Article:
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What are the latest information on breast implants and lymphoma?

After the blockbuster success of the movie, Jaws, in driving moviegoers out of the ocean in droves, the tagline for Jaws 2, simply said, “Just when you thought it was safe to go back into the water…..”. This could serve equally well for any number of situations in medicine. One of these is the issue of breast implant safety.

Recent media stories about the possible connection between breast implants and a rare lymphoma of the breast have made it important that women be updated on this issue.

After a decade of some of the most intense media scrutiny, claims and counter claims, and arguably the most concentrated research in the history of any medical device extending over a decade, from 1990 into the new millennium, it seemed that the question of whether or not implants could make women sick or cause cancer had been put to rest. Like a phoenix rising from the ashes, however, the issue won’t stay dead. Concerns have been raised by women’s groups and some medical professionals about possible systemic illnesses, immune disorders, and a slew of ill-defined symptom complexes blamed on implants. Scientifically proven, reproducible proof of causality has been hard to come by. Then it was discovered that there did, indeed, appear to be a true association of breast implants with a rare form of lymphoma, anaplastic large cell lymphoma, in the breast. The association is such that this has now been officially labeled breast implant associated anaplastic large cell lymphoma (BIA-ALCL) to distinguish it from ALCL not associated with implants.

float: right; margin: 15px;ALCL is a rare cancer in women with an incidence of 1 in 500,000. ALCL of the breast, in the absence of implants, is much rarer, with an incidence of 3 in 100,000,000. The best current data suggests that the risk of BIA-ALCL for women with implants is 1 in 30,000 although a recent study from Australia suggested a higher incidence of 1 in 1000-10,000. The methodology of that report is in question. In comparison, the average woman’s lifetime risk of breast cancer is about 1 in 10. From 1997 to 2009 somewhere around 34 cases of BIA-ALCL were reported in the medical literature. During that time frame, approximately 4 million breast implant procedures were performed. As of February 2017 there have been 359 Medical Device Reports to the Food and Drug Administration (FDA) of BIA-ALCL cases but this is not felt to be accurate since there are duplicate filings, many are incomplete or unverified, or have biased data. As of this post, a joint registry by the FDA and the American Society of Plastic Surgeons has identified a total of 126 confirmed, unique cases of BIA-ALCL in the U.S. As of 2010, over 5 million women in the U.S. have breast implants. That number is probably now closer to 9 million since nearly half a million women get breast implant annually.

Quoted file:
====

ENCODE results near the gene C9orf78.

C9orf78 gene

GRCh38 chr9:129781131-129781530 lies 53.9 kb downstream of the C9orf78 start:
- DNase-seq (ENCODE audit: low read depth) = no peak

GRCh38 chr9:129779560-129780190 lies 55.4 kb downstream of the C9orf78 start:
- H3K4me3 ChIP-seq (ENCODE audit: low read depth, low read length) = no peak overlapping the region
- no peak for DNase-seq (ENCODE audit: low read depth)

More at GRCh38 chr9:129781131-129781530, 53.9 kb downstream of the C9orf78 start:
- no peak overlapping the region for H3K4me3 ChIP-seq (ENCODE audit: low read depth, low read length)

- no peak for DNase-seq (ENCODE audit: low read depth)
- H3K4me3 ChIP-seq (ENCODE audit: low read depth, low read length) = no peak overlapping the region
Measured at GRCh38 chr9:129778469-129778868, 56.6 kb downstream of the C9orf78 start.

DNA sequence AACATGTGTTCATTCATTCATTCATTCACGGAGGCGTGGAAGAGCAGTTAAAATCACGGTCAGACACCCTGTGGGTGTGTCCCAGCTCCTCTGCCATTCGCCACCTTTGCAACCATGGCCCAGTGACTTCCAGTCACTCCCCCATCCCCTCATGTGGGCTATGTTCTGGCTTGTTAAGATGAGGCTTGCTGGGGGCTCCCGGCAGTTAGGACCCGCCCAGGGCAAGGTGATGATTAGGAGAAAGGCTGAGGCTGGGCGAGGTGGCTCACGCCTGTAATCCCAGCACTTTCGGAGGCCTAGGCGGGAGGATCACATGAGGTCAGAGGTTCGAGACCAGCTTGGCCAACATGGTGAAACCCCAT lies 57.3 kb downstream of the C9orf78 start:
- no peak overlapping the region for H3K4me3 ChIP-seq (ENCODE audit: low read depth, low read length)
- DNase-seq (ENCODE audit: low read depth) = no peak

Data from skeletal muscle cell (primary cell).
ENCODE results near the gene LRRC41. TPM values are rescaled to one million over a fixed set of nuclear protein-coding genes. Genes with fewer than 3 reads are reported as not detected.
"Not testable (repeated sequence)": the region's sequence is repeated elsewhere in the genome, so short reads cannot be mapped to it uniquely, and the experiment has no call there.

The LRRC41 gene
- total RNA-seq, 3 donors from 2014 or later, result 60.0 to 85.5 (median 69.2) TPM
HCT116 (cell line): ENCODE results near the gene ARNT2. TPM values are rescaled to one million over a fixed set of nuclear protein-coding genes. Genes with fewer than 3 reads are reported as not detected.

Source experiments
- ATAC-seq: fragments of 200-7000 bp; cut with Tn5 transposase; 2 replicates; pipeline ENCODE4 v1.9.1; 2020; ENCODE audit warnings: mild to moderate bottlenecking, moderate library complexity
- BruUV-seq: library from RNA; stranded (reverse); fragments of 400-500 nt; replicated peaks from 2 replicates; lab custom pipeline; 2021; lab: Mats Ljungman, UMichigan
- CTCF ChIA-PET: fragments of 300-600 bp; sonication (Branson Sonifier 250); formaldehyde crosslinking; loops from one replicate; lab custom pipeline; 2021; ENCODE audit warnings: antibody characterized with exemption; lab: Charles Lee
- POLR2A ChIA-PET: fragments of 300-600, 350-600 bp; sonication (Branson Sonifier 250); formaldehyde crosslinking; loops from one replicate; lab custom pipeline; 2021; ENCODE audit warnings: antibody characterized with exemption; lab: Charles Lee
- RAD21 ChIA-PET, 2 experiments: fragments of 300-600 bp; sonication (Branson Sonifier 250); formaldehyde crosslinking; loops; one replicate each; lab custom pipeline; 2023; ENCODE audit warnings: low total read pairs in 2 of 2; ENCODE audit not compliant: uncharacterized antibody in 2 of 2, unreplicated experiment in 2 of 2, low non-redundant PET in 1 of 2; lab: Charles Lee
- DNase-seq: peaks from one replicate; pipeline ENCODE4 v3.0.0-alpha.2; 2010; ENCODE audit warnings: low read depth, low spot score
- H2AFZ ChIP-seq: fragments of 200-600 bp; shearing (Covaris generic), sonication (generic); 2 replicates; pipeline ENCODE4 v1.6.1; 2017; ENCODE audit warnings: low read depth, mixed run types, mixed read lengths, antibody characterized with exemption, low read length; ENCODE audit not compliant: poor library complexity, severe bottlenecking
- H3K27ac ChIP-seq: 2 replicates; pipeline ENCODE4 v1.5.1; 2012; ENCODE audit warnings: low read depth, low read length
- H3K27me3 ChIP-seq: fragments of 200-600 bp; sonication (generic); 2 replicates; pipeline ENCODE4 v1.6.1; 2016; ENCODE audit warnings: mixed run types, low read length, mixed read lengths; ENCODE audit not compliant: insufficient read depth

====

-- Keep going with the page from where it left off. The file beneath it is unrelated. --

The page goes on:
At this time, it is accepted that there is a connection between implants and BIA-ALCL. We don’t know yet what that connection is. The numbers of women who have been shown to have this cancer are too small to draw conclusions as yet. It appears to be related largely, if not exclusively, to surface texturing of the implants, regardless of whether they are saline or gel implants. Of the implants identified in BIA-ALCL, over 90% have been textured, or the patient had textured implants at some time in the past. No patient who has only had smooth implants has been diagnosed with BIA-ALCL.

The connection between textured implants is intensely investigated, but because the risk of BIA-ALCL is so low, textured implants are still available for use both in cosmetic and reconstructive breast surgery. Women seeking breast implants need to be sure they are fully aware of the possible complications related to implant surgery to make an informed decision. Breast implant surgery, by its very nature, is inherently an unnatural thing to do and what happens years and decades down the road cannot be precisely predicted for any patient.   

I have advised my patients with breast implants to have their implants checked by a plastic surgeon every other year, or annually if they wish, to insure that all is well with them. It is very hard to get women back for these checkups even though I do not charge for them. Any woman who experiences a change in one or both breasts should have these checked right away. Things to look for are swelling, hardening, or a mass. If fluid is found around the implant, it should be checked for ACLC cells.

The majority of women with BIA-ALCL have been cured by removal of the implants and all of the scar around them, but there have been cases requiring chemotherapy and nine deaths from BIA-ALCL have been reported.

I still use textured implants but I do so very selectively, mostly in reconstruction, and I make sure patients are fully informed of the risks as well as the unknowns regarding these. I tend to shy away from them for young women seeking cosmetic breast augmentation.

Medical knowledge is ever changing, and we have seen many things come and go over the years. We always strive to offer our patients services that are effective and as safe as medical science allows. We always weigh the benefits versus risks, as should you. I do not expect the popularity of breast implant surgery to decline anytime soon and we will continue to monitor the breast implant situation closely.

Richard T. Bosshardt, MD, FACS

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